Don’t use headlines to create alternative universes

Don’t use headlines to create alternative universes: For all I know, this article found at the Columbia Journalism Review’s website could be objective and fact-filled. However, I couldn’t get beyond the headline, “How evangelical Christians are creating an alternative universe of faith-based news.”

I find the use of the term Alternative universe outrageous in a headline about this topic.

Of course, I’d be just as outraged if I saw above an article about a hispanic-American-focused news operation, the headline, “How hispanic Americans are creating an alternative universe of hispanic-based news” or, “How black Americans are creating an alternative universe of African American-based news” or, “How liberal Americans are creating an alternative universe of left-leaning-based news”

Apparently, the headline writer has a lock on some wisdom of what universe is correct for us: All others are “alternative.”

I enjoy living in one common universe that can be interpreted from alternative points of view.

I’ll leave it to science fiction writers, rather than editors/reporters, to determine what is, and is not, an alternative universe.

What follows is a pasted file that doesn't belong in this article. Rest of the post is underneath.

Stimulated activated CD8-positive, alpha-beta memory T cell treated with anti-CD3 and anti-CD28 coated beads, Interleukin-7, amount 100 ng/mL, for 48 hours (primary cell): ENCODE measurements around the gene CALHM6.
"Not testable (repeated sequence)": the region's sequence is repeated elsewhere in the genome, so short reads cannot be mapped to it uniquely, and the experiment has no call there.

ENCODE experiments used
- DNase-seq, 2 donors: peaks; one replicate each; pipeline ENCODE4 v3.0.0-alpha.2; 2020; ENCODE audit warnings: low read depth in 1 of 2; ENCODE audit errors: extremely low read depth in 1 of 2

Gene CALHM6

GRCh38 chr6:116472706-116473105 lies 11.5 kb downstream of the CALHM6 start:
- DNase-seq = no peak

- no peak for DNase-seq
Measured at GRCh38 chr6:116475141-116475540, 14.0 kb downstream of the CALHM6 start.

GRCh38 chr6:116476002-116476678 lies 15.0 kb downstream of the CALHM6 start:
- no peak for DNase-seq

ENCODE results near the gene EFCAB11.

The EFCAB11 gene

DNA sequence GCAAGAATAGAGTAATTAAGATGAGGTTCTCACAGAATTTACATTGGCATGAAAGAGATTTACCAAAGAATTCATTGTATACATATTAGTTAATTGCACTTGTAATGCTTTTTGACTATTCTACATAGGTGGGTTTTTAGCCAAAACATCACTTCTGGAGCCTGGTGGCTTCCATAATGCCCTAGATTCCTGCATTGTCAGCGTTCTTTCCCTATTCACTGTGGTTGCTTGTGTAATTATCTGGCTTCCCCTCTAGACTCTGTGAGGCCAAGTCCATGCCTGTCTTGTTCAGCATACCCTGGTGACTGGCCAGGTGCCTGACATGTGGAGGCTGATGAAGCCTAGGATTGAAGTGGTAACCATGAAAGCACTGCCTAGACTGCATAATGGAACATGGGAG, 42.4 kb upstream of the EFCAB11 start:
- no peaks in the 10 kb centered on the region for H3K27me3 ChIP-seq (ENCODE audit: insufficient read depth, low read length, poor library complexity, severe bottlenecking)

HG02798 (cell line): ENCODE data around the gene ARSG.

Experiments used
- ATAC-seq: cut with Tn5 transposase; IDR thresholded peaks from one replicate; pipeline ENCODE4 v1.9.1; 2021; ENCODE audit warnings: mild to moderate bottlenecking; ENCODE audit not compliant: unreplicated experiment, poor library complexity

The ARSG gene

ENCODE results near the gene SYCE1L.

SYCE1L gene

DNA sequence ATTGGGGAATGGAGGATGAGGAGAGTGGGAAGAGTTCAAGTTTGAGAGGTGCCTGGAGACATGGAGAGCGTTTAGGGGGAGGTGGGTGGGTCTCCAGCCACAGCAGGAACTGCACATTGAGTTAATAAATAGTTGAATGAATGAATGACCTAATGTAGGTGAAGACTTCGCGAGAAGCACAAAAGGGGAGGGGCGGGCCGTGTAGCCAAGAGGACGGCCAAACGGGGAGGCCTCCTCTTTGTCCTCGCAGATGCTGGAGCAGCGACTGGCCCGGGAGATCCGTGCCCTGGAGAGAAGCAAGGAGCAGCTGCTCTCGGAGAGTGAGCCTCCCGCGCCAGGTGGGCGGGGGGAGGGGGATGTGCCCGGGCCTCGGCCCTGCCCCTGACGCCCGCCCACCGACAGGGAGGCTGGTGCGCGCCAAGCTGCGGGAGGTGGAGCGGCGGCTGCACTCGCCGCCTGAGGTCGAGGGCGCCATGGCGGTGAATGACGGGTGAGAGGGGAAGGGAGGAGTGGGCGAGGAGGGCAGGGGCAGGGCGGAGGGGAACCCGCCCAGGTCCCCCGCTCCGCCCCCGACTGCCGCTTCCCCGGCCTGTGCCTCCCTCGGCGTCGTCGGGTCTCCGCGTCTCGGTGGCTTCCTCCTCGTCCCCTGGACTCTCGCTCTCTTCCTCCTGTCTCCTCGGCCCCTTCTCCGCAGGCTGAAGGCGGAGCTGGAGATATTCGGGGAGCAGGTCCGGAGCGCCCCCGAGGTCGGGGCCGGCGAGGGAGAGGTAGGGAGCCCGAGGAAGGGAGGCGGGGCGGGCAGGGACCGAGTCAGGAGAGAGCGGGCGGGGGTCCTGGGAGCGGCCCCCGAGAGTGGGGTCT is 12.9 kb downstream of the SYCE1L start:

4 thoughts on “Don’t use headlines to create alternative universes

  1. Thank you for pointing this out, Rex. I can’t imagine a better example of why pretentious institutions such as Columbia University are part of the problem in media. This is the group that calls itself “America’s Premier Media Montior.” Sorry guys, you are no such thing.

  2. I think this whole article is one of those written in code. Since the majority of Americans are Christians, at least nominally, he’s at a loss to explain what’s going on. I think what he’d like to say is “Christians who wear their religion on their sleeves” or “7-day-a-week Christians” or “The not-just-Sunday-morning Christians.” Of course all that would be MUCH more objectionable than what he actually says, which, as you point out, is bad enough. Why is it so hard to say, Some Christians like to get together and talk about the news, how it affects them, and how they believe their religion weighs in on that? Frankly I don’t like the use of “Christians” in the article, as if we’re all the same. He does toss “evangelicals” around a few times…heck, they’re not all the same either. I give up.

  3. “Others, like Janet Folger, host of the radio and TV call-in show Faith2Action, described Schiavo as actually sitting up and talking.”

    Sounds like an alternative universe to me…but then I also think the CJR and J-school in general are pretty silly. More and more, I find myself hating both sides in these arguments.

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